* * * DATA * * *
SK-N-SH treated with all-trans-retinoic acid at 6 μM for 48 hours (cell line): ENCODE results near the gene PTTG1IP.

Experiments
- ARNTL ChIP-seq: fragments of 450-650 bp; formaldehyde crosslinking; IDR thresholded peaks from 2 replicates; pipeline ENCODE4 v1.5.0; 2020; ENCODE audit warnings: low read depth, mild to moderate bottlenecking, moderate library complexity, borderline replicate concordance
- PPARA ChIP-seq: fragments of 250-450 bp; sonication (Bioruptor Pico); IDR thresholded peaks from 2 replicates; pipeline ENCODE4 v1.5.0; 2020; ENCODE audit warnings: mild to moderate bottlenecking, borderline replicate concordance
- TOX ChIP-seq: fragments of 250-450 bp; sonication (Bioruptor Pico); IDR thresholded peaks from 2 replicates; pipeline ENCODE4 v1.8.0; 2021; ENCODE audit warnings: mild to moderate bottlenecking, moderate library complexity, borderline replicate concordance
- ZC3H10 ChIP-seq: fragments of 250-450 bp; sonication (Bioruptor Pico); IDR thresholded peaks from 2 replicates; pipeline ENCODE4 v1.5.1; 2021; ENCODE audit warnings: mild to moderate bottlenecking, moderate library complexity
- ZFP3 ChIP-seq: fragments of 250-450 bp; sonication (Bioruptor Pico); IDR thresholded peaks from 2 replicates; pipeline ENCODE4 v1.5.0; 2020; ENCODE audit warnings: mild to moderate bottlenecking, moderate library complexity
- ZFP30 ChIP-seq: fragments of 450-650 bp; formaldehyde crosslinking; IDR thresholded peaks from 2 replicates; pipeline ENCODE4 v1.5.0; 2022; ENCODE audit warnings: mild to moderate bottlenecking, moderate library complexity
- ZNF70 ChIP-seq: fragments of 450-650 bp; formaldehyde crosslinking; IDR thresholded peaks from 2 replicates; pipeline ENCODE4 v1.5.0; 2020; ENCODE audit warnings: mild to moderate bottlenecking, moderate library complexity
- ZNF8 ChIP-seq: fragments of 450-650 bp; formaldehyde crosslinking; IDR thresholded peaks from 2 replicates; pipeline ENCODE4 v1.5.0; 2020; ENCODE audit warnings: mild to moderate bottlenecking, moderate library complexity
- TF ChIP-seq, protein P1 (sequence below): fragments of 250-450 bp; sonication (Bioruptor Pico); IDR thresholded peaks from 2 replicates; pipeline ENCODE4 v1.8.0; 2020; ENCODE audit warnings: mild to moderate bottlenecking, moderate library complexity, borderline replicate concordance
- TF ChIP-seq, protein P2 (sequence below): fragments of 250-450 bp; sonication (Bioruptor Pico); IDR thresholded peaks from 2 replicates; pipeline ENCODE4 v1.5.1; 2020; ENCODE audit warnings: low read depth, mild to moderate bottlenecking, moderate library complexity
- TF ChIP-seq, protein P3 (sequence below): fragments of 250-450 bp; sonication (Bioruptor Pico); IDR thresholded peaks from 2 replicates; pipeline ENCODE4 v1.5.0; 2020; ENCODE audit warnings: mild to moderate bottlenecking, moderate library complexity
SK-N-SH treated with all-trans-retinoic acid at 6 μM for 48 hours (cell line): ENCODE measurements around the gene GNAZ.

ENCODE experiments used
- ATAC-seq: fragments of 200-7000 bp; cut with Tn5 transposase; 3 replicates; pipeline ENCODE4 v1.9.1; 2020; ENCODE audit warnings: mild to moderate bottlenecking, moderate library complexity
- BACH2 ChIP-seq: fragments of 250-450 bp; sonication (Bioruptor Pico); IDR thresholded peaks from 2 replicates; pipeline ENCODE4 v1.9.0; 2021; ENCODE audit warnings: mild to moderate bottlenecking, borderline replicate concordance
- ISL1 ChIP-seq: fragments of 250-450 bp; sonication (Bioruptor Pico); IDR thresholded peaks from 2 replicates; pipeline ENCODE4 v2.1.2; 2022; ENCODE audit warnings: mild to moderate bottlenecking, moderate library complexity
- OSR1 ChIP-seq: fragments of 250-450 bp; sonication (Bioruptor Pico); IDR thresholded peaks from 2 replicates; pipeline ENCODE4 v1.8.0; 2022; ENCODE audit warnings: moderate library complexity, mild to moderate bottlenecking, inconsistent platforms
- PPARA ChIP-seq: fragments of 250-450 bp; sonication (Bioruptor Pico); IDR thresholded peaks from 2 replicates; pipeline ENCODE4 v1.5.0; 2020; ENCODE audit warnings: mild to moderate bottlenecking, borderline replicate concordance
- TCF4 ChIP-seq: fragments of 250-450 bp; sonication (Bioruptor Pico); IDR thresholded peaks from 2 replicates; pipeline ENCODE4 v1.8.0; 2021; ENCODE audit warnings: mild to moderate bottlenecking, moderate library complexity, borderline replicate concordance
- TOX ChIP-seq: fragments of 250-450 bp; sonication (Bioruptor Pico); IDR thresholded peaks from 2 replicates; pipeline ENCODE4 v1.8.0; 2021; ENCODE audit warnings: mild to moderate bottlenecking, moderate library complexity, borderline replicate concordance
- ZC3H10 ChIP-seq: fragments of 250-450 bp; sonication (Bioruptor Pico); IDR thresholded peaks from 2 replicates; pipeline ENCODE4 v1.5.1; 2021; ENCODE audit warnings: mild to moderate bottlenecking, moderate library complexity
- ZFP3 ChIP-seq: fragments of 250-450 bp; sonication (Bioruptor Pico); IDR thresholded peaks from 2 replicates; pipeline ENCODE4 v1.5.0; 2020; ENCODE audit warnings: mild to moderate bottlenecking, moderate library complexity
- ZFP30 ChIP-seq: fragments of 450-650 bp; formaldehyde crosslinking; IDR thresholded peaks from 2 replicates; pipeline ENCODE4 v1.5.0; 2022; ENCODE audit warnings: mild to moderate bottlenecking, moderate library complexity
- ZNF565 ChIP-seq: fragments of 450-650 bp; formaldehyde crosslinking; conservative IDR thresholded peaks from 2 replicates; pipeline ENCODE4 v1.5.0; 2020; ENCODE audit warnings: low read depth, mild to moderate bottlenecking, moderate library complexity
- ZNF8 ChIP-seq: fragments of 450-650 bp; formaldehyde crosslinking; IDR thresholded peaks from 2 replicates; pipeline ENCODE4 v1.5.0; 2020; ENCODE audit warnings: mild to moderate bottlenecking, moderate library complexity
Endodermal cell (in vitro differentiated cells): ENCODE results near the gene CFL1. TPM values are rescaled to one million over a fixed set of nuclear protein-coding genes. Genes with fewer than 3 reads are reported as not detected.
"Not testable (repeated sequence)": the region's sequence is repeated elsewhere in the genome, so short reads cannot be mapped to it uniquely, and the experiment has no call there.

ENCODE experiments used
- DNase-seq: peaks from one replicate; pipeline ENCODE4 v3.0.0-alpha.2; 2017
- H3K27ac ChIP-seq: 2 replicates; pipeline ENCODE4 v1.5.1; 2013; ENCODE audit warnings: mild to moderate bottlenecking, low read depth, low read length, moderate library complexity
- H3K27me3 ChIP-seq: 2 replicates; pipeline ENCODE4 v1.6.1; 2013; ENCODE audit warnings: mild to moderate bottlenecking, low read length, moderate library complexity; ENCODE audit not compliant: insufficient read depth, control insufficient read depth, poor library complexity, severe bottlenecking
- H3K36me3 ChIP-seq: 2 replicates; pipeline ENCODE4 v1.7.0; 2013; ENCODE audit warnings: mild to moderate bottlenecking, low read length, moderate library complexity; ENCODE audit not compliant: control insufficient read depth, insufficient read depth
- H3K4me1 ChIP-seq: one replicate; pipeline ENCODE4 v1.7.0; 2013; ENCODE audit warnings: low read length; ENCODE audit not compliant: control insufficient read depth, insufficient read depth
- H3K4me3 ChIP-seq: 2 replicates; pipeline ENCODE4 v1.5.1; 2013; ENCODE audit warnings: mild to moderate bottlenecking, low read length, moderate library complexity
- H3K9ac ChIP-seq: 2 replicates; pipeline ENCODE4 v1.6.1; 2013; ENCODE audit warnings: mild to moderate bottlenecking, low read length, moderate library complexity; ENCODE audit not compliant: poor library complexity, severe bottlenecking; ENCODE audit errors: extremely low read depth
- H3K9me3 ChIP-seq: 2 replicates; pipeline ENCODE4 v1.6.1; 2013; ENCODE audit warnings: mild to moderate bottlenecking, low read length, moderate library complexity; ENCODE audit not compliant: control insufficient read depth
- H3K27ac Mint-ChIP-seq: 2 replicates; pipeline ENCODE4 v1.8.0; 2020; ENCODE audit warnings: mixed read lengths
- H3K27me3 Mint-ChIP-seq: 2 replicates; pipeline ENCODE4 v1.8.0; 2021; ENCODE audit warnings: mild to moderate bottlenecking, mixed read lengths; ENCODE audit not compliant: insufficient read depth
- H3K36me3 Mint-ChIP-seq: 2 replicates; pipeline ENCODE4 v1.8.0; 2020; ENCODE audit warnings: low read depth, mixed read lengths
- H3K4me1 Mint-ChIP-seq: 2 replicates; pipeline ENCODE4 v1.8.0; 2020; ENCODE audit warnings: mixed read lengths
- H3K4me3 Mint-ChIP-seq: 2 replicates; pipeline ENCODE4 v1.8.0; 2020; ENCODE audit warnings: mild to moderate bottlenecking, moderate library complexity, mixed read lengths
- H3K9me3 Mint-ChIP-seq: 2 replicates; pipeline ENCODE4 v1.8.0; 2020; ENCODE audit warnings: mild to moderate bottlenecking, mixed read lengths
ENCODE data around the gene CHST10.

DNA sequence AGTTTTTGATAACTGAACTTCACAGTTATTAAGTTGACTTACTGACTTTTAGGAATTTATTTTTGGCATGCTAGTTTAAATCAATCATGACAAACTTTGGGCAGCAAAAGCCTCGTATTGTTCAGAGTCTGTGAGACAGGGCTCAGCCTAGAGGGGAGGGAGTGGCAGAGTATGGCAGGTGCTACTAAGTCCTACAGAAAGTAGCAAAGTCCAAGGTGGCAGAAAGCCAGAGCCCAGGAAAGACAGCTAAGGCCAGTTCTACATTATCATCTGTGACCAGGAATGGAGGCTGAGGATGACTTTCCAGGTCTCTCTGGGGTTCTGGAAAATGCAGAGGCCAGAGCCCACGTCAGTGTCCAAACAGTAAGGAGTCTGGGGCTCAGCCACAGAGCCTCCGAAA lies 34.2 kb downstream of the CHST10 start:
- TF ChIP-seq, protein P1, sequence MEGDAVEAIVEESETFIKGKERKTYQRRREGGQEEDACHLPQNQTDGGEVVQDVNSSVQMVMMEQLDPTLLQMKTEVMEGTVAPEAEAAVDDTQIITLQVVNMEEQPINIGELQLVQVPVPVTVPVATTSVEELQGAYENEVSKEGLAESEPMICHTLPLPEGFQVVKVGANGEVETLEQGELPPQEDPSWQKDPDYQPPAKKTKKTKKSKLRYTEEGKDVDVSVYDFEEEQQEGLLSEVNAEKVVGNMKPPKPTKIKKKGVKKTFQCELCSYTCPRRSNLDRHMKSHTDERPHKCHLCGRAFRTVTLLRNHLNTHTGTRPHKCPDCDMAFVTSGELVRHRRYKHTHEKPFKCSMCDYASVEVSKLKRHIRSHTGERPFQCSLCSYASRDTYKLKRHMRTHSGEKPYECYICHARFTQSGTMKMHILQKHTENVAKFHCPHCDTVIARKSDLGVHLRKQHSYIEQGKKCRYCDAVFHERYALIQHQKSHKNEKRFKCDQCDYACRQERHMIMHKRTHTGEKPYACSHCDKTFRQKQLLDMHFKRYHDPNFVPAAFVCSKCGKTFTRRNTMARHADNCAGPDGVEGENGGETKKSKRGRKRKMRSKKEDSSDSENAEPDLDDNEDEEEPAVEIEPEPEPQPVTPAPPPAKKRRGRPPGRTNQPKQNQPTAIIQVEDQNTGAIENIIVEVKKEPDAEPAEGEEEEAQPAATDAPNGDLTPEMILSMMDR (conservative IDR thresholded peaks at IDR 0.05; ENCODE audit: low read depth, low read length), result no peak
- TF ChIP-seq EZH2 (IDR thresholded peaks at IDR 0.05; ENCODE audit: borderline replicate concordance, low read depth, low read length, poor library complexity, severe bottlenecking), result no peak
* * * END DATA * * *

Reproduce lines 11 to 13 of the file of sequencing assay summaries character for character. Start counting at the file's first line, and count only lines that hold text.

- TF ChIP-seq, protein P1 (sequence below): fragments of 250-450 bp; sonication (Bioruptor Pico); IDR thresholded peaks from 2 replicates; pipeline ENCODE4 v1.8.0; 2020; ENCODE audit warnings: mild to moderate bottlenecking, moderate library complexity, borderline replicate concordance
- TF ChIP-seq, protein P2 (sequence below): fragments of 250-450 bp; sonication (Bioruptor Pico); IDR thresholded peaks from 2 replicates; pipeline ENCODE4 v1.5.1; 2020; ENCODE audit warnings: low read depth, mild to moderate bottlenecking, moderate library complexity
- TF ChIP-seq, protein P3 (sequence below): fragments of 250-450 bp; sonication (Bioruptor Pico); IDR thresholded peaks from 2 replicates; pipeline ENCODE4 v1.5.0; 2020; ENCODE audit warnings: mild to moderate bottlenecking, moderate library complexity